Grace Bassey is tired of the outdated way African countries are often portrayed on American screens.
So when the trailer for Beyoncé’s new visual album emerged on Twitter with imagery Bassey found stereotypical — face paint, feathers, animal skins — the Nigerian college student responded with images of highways, skyscrapers and yachts.
“There is this constant joke that Africans wake up and see animals running around,” said Bassey, 19, who studies international relations in the southwestern state of Ekiti. “People are so surprised to know that we go to the spa.”
At a time of global reckoning over race and representation, the 70-second trailer for “Black is King” — a film inspired by the superstar’s work on the 2019 Lion King remake — has sparked backlash abroad.
The project is set to the soundtrack that Beyoncé produced last year, which features artists from Nigeria, South Africa, Ghana and Cameroon.
“I believe that when Black people tell our own stories, we can shift the axis of the world and tell our REAL history of generational wealth and richness of soul that are not told in our history books,” Beyoncé wrote in an Instagram post.
The events of 2020 — the renewed focus on police killings, the death of George Floyd — make that message more relevant, she added. (The singer recently wrote an open letter to Kentucky’s attorney general urging him to charge the officers involved in the fatal shooting of Breonna Taylor.)
“I wanted to present elements of Black history and African tradition,” Beyoncé said on Instagram, “with a modern twist and a universal message, and what it truly means to find your self-identity and build a legacy.”
A debate ensued in the comments.
“This narrative is getting boring,” one user wrote. “We don’t wake up with white chalk on our faces or live in blue huts.”
Another added: “Africa has grown beyond what you just incorporated, Beyoncé.”
Some pointed out that Disney Plus, which will begin streaming the visual album on July 31, is not yet accessible in African nations.
Others noted that Beyoncé’s last three tours reached Europe, Australia and South America but not Africa. (She has played a handful of shows on the continent, most recently at a charity event in Johannesburg in 2018.)
The contention follows years of frustration over Western media’s frequent depiction of Africa as a homogeneous entity, said Stephanie Boateng, a British Ghanaian filmmaker in Accra.
The continent has 54 countries and myriad cultures — Boateng has spent months researching 17th-century Ghana for a film project — and creators with noble intentions can miss important nuance.
“We have this beautiful vision, this piece of art,” Boateng said of Beyoncé’s trailer, “but it might show a broad representation of the continent without actually streaming over here.”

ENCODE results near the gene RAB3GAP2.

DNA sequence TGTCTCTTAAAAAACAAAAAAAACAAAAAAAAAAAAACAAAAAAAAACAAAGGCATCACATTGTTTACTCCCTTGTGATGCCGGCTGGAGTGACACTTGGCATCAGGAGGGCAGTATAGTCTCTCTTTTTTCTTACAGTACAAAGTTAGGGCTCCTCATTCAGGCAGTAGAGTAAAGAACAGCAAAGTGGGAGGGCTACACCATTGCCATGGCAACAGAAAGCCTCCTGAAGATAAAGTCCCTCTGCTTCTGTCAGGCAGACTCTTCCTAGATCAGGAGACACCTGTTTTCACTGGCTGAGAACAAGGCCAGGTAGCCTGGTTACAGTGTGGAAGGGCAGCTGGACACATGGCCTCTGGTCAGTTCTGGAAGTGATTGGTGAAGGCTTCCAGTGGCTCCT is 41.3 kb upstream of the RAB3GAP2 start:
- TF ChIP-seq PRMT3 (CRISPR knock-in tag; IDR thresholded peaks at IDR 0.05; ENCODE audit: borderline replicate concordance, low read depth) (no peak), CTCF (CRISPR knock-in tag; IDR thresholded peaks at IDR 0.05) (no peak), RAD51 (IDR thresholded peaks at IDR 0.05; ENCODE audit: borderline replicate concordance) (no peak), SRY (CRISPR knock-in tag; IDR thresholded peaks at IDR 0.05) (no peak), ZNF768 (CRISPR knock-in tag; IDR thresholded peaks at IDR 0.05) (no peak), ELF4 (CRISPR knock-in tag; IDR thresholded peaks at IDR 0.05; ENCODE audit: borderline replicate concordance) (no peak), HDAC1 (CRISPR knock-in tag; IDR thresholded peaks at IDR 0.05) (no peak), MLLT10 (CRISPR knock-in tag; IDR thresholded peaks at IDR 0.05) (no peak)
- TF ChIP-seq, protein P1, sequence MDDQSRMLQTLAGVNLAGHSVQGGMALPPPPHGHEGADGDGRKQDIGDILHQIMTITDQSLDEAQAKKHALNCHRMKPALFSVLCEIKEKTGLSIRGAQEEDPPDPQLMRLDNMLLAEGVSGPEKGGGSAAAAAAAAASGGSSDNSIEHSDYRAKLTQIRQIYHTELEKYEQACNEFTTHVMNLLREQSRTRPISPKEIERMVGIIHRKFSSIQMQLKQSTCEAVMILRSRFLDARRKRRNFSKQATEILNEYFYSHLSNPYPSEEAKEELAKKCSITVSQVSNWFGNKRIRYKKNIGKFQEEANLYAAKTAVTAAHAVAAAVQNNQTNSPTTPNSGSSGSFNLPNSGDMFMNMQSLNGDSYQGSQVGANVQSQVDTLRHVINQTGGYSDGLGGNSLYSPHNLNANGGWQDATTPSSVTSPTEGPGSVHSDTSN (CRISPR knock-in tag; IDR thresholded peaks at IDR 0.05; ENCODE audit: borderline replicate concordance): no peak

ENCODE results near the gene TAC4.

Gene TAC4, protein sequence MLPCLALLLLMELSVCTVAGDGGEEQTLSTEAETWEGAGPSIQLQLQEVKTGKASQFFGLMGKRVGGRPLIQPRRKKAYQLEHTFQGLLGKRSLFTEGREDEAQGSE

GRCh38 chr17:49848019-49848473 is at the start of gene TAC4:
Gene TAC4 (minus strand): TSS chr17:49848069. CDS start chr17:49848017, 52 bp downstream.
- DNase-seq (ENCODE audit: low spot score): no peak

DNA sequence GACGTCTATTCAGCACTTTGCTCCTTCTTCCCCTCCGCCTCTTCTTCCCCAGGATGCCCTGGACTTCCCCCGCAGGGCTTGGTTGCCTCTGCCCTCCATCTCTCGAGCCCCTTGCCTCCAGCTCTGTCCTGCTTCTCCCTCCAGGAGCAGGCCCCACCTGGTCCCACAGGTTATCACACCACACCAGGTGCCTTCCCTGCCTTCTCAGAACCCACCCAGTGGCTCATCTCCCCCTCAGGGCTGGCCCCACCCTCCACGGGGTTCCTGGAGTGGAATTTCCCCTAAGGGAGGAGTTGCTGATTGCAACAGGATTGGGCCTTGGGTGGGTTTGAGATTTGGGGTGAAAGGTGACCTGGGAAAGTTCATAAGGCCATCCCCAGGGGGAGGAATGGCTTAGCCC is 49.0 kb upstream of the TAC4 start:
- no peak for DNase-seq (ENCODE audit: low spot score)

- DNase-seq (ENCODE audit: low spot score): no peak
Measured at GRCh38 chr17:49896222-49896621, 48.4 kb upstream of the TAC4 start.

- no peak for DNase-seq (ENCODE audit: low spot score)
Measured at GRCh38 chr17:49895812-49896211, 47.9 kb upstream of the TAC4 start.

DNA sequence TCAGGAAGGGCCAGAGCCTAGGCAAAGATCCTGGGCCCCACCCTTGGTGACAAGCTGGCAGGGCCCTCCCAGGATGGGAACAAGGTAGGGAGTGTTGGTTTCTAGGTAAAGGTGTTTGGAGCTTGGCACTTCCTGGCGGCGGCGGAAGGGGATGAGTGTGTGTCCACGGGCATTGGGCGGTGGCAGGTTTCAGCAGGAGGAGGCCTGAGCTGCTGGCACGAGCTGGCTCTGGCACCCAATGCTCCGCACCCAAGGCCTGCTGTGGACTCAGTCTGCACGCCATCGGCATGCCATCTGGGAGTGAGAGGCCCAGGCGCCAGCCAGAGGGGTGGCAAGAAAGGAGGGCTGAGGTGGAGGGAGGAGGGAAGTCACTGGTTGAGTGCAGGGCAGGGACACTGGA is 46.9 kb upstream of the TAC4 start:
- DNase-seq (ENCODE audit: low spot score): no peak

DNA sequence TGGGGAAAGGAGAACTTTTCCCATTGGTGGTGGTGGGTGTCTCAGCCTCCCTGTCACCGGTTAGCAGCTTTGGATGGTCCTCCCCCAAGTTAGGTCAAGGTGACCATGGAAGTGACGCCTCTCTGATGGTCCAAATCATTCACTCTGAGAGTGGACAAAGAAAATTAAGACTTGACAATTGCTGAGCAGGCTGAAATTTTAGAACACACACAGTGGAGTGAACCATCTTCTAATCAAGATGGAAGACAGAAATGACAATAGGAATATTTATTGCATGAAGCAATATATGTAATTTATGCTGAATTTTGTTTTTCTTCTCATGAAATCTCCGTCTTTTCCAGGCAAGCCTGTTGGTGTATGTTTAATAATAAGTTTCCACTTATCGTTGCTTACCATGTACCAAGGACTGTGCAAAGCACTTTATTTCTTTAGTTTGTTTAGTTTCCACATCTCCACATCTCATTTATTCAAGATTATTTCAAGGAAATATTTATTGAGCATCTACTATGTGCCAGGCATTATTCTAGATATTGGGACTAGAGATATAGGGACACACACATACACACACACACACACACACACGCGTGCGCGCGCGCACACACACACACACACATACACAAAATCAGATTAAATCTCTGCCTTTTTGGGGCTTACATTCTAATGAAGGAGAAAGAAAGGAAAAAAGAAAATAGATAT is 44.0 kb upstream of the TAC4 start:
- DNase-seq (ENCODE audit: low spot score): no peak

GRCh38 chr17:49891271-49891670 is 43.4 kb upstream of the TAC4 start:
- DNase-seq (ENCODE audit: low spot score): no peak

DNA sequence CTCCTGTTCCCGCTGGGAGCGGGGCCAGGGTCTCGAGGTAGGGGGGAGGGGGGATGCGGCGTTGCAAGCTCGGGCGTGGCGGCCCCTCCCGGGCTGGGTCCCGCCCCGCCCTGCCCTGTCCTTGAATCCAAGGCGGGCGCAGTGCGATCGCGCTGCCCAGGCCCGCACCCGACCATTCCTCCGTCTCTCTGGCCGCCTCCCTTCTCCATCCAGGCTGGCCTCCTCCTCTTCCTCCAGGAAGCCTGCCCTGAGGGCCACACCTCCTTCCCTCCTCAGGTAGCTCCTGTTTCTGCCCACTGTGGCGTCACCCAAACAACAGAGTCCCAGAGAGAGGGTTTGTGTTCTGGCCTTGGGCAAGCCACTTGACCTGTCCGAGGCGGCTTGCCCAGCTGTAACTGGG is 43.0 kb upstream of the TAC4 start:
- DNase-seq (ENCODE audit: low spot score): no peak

The performer’s publicist, Yvette Noel-Schure, did not respond to requests for comment.
Beyoncé’s mother, Tina Knowles-Lawson, defended “Black is King” on Instagram, highlighting that her daughter worked closely with creative partners from Nigeria, Ghana and South Africa.
“My point in posting this is simply that those who are criticizing the film (before they even see it) saying it’s unauthentic, upset that B doesn’t actually go to Africa or say that Bey is simply using African cultures for gain are wrong because 1. She makes less with her Afrocentric content,” she wrote. “2. She’s actually taken the time, studied African costumes and such and didn’t just throw this together.”
Among the critics was Ruth Chikuma, a 22-year-old college student in Gaborone, the capital of Botswana.
She describes herself as a Beyoncé fan but says that when she saw the video, she winced.
“There is so much more to Africa than lions,” she said, “and painting our faces white.”
Chikuma said she didn’t recognize herself or her friends in the artist’s footage. She is wrapping up a finance degree and is learning stock trading. She scrolls Twitter to pass the pandemic-warped time.
“The stereotypes bother me,” she said. “Like: Is there WiFi? Do we live in huts?”
People just want to be presented as three-dimensional, said Paballo Chauke, a 29-year-old biotech employee in Capetown, South Africa, who expressed his frustrations in a lengthy Twitter thread.
“Someone with the range must unpack how our beloved queen Beyoncé is reducing blackness and Africanness to aesthetics and the western imaginations of our existence,” he wrote. “They must also speak about how it’s now profitable to do such gimmicks.” Chauke, who also calls himself a Beyoncé fan, said he watched the video and immediately thought of his interactions over the years with Americans.
They mean well, he said, but sometimes ask questions like: Do you know so-and-so in Ghana?
That’s about 5,000 miles from South Africa.
“When they show horses, let them also show Lamborghinis,” Chauke said. “When they show the savanna, let them also show skyscrapers.”
Sure, he’d wear traditional Zulu garb to a wedding. But he prefers suits.